During the first 18 months of the COBRA Project, the work corresponding to WP1, WP2, WP3, WP4, WP5, WP6, WP7 and WP10 for this period have been done, as planned in Annex I. Complete work and main events that occurred during the project are described hereafter. Issues have been faced on the components production and the field tests parts of the project respectively, resulting in minor deviations that are explained in the present document.

In work package 2, all partners of the consortium have worked to have reference bipolar plates assembled in a stack, then tested in automotive and marine conditions.
A total set of 300 bipolar plates, using reference coating, were formed and coated with Au PVD process. Two stacks were produced using commercial plates and COBRA plates, to be tested in Zero-CO2 lab-boat and Symbio FCell range extender system.
Using sample material and sample plates without sealing, reference Au PVD coating behavior was tested and characterized in different mediums and with different electrochemical approaches. Moreover, their morphology and ICR were analyzed. The obtained results allowed to confirm that the Au PVD gold coating fulfill most of the COBRA project criteria. However, its main drawback is its price that prevents it to be used in transport field. It is thus a good performance reference.
Tests were performed in both maritime environments (6 weeks mission in south of France and west coast of Italy) and automotive environment (500hrs in Symbio FCell system conditions) with these reference gold coated plates. Average ageing obtained were -30µV/hr for automotive tests and -500µV/hr for maritime tests. These results will be used as reference for future tests planned in WP8.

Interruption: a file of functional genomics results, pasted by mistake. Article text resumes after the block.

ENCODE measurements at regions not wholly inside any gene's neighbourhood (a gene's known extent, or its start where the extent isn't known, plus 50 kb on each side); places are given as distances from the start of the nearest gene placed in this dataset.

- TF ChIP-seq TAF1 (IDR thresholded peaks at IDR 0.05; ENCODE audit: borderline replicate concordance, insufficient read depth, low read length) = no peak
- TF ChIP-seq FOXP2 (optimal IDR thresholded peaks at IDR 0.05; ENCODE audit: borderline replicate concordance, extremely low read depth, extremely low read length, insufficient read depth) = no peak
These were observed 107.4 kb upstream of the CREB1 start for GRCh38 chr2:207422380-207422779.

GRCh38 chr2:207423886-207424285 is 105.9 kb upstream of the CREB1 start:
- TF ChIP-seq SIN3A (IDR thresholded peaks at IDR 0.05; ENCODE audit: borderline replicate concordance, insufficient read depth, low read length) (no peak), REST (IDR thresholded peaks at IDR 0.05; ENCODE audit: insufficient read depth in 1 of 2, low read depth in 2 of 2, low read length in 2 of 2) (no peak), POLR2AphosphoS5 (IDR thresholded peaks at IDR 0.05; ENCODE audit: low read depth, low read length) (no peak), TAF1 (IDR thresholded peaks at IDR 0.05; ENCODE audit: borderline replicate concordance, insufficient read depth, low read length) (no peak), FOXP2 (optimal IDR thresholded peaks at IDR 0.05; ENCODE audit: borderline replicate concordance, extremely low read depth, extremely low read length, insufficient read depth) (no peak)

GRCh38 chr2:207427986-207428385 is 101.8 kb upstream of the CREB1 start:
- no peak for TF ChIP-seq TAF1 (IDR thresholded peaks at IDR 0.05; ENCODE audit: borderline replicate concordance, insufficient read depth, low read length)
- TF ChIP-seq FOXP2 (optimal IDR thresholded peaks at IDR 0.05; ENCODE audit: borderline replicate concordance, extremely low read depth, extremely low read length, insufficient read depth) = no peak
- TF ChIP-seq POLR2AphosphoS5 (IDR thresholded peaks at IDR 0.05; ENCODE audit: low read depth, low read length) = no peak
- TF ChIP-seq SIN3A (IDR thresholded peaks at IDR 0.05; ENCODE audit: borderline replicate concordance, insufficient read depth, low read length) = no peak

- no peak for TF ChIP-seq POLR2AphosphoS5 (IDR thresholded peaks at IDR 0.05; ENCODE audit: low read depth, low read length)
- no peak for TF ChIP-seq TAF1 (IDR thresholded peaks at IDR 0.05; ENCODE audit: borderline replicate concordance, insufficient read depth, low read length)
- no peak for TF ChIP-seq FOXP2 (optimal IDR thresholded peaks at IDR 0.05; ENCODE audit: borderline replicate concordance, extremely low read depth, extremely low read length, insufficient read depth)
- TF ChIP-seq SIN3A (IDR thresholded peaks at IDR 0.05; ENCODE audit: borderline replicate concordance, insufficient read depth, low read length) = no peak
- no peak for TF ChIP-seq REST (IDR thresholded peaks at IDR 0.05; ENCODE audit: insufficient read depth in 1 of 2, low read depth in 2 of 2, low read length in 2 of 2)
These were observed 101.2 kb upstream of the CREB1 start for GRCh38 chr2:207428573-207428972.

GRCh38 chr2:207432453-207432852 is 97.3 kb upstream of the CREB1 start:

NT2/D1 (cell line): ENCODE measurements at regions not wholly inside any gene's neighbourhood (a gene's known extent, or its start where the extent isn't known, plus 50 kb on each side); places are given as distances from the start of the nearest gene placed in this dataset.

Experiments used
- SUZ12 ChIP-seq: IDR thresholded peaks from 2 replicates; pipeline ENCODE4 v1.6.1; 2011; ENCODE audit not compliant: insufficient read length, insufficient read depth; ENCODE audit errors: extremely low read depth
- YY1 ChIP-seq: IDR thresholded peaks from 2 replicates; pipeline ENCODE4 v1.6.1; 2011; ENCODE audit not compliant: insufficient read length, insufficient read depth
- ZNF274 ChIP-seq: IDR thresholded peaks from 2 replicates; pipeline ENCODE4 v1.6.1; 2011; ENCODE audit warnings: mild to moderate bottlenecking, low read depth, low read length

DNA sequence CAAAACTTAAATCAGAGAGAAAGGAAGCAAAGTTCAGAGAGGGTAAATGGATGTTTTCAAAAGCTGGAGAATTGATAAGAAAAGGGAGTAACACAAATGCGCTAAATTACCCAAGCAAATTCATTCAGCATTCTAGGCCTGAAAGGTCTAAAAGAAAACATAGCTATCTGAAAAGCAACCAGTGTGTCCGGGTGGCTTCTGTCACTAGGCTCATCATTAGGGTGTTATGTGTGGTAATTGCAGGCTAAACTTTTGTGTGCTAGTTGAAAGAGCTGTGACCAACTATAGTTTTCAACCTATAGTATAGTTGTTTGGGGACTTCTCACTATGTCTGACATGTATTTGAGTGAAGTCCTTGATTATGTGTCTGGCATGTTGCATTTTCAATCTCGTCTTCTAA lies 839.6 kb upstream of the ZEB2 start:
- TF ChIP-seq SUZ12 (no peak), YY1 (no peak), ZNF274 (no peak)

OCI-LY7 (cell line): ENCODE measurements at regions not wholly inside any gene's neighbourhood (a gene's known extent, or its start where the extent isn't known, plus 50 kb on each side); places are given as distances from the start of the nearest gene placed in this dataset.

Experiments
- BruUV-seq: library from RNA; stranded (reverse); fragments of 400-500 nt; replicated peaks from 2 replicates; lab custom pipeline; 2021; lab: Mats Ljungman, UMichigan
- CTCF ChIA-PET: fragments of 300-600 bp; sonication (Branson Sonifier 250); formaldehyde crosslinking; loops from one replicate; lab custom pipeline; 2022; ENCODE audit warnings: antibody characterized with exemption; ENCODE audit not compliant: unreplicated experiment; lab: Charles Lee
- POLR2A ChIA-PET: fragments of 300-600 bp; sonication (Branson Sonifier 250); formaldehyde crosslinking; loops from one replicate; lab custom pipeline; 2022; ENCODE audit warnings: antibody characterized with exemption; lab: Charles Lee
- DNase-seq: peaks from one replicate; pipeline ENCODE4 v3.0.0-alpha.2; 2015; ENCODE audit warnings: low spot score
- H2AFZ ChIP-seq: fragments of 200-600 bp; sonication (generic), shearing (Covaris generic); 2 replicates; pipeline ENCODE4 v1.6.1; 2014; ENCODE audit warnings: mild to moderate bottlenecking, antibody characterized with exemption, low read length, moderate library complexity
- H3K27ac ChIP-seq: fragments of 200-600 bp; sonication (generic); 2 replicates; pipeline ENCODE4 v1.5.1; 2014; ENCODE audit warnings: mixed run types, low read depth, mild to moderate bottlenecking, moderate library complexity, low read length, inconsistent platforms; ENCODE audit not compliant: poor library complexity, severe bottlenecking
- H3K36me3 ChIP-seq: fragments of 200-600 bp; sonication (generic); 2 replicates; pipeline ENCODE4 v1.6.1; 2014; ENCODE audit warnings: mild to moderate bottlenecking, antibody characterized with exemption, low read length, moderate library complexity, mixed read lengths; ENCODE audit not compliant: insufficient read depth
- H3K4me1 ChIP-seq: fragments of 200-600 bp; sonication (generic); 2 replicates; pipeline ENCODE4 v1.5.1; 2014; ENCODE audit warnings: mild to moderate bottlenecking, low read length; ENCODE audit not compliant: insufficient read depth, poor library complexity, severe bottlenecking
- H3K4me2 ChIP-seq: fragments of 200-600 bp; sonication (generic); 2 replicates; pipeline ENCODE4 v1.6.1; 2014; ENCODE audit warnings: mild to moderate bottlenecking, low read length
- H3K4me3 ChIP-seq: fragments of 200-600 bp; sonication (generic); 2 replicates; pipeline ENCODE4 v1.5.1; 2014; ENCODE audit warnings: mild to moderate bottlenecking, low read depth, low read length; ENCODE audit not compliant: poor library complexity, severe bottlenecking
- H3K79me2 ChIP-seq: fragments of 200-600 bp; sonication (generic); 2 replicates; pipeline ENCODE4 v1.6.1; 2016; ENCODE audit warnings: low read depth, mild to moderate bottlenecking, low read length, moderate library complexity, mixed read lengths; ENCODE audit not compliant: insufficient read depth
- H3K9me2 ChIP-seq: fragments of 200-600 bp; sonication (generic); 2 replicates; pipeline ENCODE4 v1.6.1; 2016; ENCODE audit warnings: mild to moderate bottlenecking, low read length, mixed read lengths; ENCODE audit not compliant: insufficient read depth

INSA, IK4-CIDETEC and CEA expertize of BP and MEA, done during work package 3, permits to highlight and identify several points of improvement in terms of coating process.
• The first one concerns the stainless steel conditioning before coating elaboration. This step will prevent the growth of defects. Surface preparation is important but the conditions of elaboration could be contribute from respecting Thornton diagram.
• The second point implies the respect of topography of bipolar plate to cover perfectly the channels. This point could be performed considering motion during the deposit process.
• The third point focuses on the welding process. We observe the most important defect on the welding part. That should induce an important phase of welding optimization.
The obtain results allowed confirming that the corrosion of BP is due to growth defect, morphology of coatings in the channel and coating growth on the welding zone. Each of this point has to be improved to limit corrosion under coating due to galvanic corrosion.

In work package 4, the release of cationic pollutants from metallic bipolar plates during PEMFC operation were studied by IK4-CIDETEC and CEA.
These ions can significantly decrease PEMFC performance, because of their interaction with the membrane and the catalyst layers. With regards to the membrane, cations showed stronger affinity than H+ with the sulfonic acid group in PFSA membranes. When the fuel cell was operating, more active sites were occupied by the multivalent ions and, as a consequence, the membrane bulk properties, such as membrane ionic conductivity, water content, and H+ transference numbers, changed proportionally to the cation ionic charge, reducing the cell performance. So, it is necessary to provide method of the membrane regeneration, which will depend on the nature of the cationic pollutant. Relating to the catalyst layers, the presence of pollutant ions at the interface between the catalyst (Pt) and the ionomer causes specific changes that could be due to metal ion reduction or monolayer metal deposition reactions, which ultimately affects the kinetics of the processes taking place at the electrodes. This would be the case of Fe3+ on the oxygen reduction reaction. Despite this effect has been reported in the literature, some issues, like the influence of the ionomer, the dependence of kinetic current of ORR on different levels of cationic contamination in solution, or the adsorption or not of cations, indicate that the exact mechanisms of cationic contamination have yet been fully explained.